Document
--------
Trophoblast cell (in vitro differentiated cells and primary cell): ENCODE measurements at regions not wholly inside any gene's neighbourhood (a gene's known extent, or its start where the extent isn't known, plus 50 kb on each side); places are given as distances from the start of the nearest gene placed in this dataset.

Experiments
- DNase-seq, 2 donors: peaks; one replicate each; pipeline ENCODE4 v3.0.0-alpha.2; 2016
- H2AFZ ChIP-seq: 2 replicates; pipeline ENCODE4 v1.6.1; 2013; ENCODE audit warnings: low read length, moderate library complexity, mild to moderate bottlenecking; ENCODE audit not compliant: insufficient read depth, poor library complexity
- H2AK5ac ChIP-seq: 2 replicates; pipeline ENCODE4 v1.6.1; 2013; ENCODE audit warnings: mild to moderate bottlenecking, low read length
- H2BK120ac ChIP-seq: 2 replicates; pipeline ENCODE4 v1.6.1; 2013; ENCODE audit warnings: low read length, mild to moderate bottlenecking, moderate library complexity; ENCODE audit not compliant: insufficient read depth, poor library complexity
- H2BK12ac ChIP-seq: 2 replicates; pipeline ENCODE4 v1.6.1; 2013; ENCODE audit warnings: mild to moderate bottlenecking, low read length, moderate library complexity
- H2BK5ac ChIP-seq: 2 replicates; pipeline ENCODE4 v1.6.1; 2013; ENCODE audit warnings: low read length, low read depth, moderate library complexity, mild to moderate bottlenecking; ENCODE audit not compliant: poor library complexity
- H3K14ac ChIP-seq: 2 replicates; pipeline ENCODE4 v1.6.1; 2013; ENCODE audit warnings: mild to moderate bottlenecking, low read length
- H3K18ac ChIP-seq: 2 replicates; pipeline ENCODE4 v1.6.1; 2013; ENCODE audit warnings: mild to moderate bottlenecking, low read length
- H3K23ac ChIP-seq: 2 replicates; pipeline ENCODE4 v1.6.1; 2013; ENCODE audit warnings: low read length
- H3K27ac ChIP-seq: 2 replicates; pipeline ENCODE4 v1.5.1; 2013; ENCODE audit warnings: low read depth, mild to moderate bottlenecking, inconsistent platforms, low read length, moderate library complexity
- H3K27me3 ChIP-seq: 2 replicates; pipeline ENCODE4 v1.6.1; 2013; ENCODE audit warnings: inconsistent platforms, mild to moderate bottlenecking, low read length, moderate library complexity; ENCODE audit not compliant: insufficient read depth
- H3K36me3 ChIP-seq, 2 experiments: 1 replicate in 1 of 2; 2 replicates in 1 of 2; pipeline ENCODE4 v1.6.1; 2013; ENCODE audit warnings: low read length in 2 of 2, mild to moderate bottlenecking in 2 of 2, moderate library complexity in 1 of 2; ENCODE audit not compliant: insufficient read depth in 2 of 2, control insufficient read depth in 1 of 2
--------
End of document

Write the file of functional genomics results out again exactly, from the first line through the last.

Trophoblast cell (in vitro differentiated cells and primary cell): ENCODE measurements at regions not wholly inside any gene's neighbourhood (a gene's known extent, or its start where the extent isn't known, plus 50 kb on each side); places are given as distances from the start of the nearest gene placed in this dataset.

Experiments
- DNase-seq, 2 donors: peaks; one replicate each; pipeline ENCODE4 v3.0.0-alpha.2; 2016
- H2AFZ ChIP-seq: 2 replicates; pipeline ENCODE4 v1.6.1; 2013; ENCODE audit warnings: low read length, moderate library complexity, mild to moderate bottlenecking; ENCODE audit not compliant: insufficient read depth, poor library complexity
- H2AK5ac ChIP-seq: 2 replicates; pipeline ENCODE4 v1.6.1; 2013; ENCODE audit warnings: mild to moderate bottlenecking, low read length
- H2BK120ac ChIP-seq: 2 replicates; pipeline ENCODE4 v1.6.1; 2013; ENCODE audit warnings: low read length, mild to moderate bottlenecking, moderate library complexity; ENCODE audit not compliant: insufficient read depth, poor library complexity
- H2BK12ac ChIP-seq: 2 replicates; pipeline ENCODE4 v1.6.1; 2013; ENCODE audit warnings: mild to moderate bottlenecking, low read length, moderate library complexity
- H2BK5ac ChIP-seq: 2 replicates; pipeline ENCODE4 v1.6.1; 2013; ENCODE audit warnings: low read length, low read depth, moderate library complexity, mild to moderate bottlenecking; ENCODE audit not compliant: poor library complexity
- H3K14ac ChIP-seq: 2 replicates; pipeline ENCODE4 v1.6.1; 2013; ENCODE audit warnings: mild to moderate bottlenecking, low read length
- H3K18ac ChIP-seq: 2 replicates; pipeline ENCODE4 v1.6.1; 2013; ENCODE audit warnings: mild to moderate bottlenecking, low read length
- H3K23ac ChIP-seq: 2 replicates; pipeline ENCODE4 v1.6.1; 2013; ENCODE audit warnings: low read length
- H3K27ac ChIP-seq: 2 replicates; pipeline ENCODE4 v1.5.1; 2013; ENCODE audit warnings: low read depth, mild to moderate bottlenecking, inconsistent platforms, low read length, moderate library complexity
- H3K27me3 ChIP-seq: 2 replicates; pipeline ENCODE4 v1.6.1; 2013; ENCODE audit warnings: inconsistent platforms, mild to moderate bottlenecking, low read length, moderate library complexity; ENCODE audit not compliant: insufficient read depth
- H3K36me3 ChIP-seq, 2 experiments: 1 replicate in 1 of 2; 2 replicates in 1 of 2; pipeline ENCODE4 v1.6.1; 2013; ENCODE audit warnings: low read length in 2 of 2, mild to moderate bottlenecking in 2 of 2, moderate library complexity in 1 of 2; ENCODE audit not compliant: insufficient read depth in 2 of 2, control insufficient read depth in 1 of 2